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Who are the Leaders in Your Church Plant?

By Matt Adair

When you think of the leaders in your core group, who comes to mind?

Asking that question to church planters or leaders of missional communities elicits the same response - it never takes them a full minute to write out their list, they’re never satisfied by the quantity or quantity of leadership and they’re confident that if they just got the right people behind their vision then all would be well.

So then I’ll have them write out the names of the rest of their core group or community and ask this question - why are they not leaders...and how do you know that?

Almost every working definition of leadership confuses effort with success. You aren’t a leader if you can persuade Jim to head up your finance team even though he’s slammed at work and his wife just gave birth to their third child. You’re a leader the moment you ask him to consider the opportunity. Whether he says yes or not is superfluous to your leadership - he might say yes because you implicitly threatened his commitment to the church plant if he said no; he might say no because faithfulness to his wife, his work, and this church you’re starting prohibit him from taking on anything new.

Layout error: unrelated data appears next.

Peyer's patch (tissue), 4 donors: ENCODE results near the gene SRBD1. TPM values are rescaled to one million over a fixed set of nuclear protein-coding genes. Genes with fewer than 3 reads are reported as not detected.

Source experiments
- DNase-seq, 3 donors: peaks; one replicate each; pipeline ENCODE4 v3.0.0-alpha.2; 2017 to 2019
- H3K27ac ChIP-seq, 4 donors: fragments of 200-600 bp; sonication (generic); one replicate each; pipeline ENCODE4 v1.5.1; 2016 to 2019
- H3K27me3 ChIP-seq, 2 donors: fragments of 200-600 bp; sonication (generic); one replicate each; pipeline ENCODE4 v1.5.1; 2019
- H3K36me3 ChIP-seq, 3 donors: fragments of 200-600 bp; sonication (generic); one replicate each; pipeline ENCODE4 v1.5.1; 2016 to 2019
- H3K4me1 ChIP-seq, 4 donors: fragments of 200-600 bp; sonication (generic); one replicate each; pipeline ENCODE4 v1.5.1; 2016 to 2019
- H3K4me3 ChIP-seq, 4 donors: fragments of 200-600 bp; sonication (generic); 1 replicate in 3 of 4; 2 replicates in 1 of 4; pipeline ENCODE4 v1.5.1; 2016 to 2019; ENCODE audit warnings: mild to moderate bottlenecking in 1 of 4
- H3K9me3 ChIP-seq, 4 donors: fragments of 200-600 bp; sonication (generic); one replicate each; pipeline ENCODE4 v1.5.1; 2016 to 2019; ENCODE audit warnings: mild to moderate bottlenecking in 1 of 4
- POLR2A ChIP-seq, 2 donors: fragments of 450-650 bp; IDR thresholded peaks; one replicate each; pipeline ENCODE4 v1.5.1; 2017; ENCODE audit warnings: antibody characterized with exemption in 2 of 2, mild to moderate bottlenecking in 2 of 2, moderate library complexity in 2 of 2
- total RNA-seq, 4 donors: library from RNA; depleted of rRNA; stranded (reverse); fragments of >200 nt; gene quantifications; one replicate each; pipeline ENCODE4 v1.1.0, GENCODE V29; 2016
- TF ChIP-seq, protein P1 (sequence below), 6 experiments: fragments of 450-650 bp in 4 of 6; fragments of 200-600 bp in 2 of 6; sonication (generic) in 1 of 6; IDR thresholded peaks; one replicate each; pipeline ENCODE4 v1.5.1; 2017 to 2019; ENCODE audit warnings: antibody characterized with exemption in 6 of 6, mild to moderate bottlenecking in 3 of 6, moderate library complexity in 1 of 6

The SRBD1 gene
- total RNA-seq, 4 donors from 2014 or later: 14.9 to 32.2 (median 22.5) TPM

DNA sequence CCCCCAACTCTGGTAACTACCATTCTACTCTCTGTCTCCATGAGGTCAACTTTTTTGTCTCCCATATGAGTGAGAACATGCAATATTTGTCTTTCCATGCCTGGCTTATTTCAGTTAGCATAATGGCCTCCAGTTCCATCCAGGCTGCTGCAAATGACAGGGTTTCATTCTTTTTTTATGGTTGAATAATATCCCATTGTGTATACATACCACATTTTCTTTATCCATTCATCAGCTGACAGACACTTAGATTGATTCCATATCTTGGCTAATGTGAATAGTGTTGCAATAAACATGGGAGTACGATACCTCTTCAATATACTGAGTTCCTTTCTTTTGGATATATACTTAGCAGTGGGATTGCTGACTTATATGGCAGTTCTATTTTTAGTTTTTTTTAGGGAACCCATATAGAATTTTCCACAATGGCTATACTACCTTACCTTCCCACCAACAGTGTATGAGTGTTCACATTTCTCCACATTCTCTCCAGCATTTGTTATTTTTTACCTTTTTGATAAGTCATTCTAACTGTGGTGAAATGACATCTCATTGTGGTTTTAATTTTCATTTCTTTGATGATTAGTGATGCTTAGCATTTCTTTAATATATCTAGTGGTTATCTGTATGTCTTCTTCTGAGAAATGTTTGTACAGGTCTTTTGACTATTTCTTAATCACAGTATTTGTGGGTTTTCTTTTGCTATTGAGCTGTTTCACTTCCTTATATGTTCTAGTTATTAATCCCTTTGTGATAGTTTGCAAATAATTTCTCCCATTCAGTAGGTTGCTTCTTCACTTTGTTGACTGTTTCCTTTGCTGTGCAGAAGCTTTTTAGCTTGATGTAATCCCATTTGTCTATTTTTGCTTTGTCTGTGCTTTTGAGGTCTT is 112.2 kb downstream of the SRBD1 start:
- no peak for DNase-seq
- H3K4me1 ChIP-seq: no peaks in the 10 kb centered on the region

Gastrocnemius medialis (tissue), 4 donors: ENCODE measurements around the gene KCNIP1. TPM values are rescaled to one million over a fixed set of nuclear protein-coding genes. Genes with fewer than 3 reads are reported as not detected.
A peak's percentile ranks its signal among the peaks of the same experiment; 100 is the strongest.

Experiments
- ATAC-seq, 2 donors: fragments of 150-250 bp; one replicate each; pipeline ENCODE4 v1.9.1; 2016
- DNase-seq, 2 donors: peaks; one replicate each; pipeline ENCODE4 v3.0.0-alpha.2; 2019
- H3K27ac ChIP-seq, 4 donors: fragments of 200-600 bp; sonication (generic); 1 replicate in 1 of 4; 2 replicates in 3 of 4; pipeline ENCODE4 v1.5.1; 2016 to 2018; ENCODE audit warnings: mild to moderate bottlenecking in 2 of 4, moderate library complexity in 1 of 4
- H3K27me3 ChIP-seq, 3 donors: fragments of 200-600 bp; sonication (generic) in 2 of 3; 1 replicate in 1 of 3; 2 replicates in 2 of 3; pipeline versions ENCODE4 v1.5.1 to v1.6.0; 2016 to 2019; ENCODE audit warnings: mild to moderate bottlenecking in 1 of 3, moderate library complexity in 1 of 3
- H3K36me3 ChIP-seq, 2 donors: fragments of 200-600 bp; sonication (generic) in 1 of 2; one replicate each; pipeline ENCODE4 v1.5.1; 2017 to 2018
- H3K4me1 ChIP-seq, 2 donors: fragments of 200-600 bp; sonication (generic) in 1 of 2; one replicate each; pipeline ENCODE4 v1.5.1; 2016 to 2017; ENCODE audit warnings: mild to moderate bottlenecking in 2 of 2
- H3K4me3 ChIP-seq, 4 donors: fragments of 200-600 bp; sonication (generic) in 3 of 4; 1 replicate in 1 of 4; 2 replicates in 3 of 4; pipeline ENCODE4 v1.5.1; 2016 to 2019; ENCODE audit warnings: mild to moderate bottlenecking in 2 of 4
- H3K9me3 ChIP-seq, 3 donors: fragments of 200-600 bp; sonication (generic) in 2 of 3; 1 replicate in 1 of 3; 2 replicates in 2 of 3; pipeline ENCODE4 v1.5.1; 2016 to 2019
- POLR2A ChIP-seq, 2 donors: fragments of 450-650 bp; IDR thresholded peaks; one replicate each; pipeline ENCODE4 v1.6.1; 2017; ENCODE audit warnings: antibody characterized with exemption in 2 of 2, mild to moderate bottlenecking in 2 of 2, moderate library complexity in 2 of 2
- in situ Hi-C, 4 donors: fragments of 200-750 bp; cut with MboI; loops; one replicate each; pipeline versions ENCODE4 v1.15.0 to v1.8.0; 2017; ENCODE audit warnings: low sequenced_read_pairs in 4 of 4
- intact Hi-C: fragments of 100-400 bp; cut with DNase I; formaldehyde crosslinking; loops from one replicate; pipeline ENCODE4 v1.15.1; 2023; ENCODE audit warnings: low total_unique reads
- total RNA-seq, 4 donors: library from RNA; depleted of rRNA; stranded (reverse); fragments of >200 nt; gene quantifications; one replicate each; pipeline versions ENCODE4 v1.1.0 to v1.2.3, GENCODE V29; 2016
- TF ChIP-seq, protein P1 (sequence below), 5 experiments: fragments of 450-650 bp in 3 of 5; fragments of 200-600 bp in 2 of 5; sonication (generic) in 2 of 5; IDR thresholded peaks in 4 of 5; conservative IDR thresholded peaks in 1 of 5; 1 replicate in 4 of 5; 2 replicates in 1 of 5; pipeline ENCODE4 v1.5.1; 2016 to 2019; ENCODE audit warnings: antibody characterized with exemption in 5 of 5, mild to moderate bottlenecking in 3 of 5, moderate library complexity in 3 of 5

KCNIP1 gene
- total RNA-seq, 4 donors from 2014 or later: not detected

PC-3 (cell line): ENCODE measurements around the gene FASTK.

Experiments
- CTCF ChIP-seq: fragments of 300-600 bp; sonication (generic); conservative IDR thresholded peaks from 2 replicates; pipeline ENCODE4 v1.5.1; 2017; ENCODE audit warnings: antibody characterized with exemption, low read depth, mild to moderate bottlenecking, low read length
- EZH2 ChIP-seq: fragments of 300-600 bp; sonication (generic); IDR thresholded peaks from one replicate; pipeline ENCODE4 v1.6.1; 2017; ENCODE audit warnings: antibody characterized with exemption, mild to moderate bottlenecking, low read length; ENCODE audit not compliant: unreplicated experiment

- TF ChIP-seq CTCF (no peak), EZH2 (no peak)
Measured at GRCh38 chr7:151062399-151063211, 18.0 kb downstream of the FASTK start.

The bottom line is this - you’re a leader when you invest in someone else’s development.

You need to hear this as a church planter because invariably you’re looking around your core group for men who are elder candidates or look earnest for Jesus playing a Gibson ES-335. And the odds are that the leaders you need when your church has 250 members are not the leaders you have sitting in your living room.

But make no mistake - you have leaders. You have men and women in your core group who have not only taken responsibility for their own development but intentionally invest in the development of others. They lead in their homes, in their work, on their campus, in their volunteer work, on the park bench with another mom during a play date or organizing a weekend in the woods for a group of dads and their sons.

Instead of waiting for God to send you the leader of your dreams, consider the slow work of developing the leaders God has surrounded you with on the front end of your journey together.

Matt Adair is the lead pastor of Christ Community Church in Athens, GA, area director for Acts 29 in the state of Georgia, and the U.S. Director for The Porterbrook Network.

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Matt Adair is the lead pastor of Christ Community Church in Athens, Georgia, the Director of Operations for the Acts 29 Network, and a graduate of Beeson Divinity School in Birmingham, Alabama.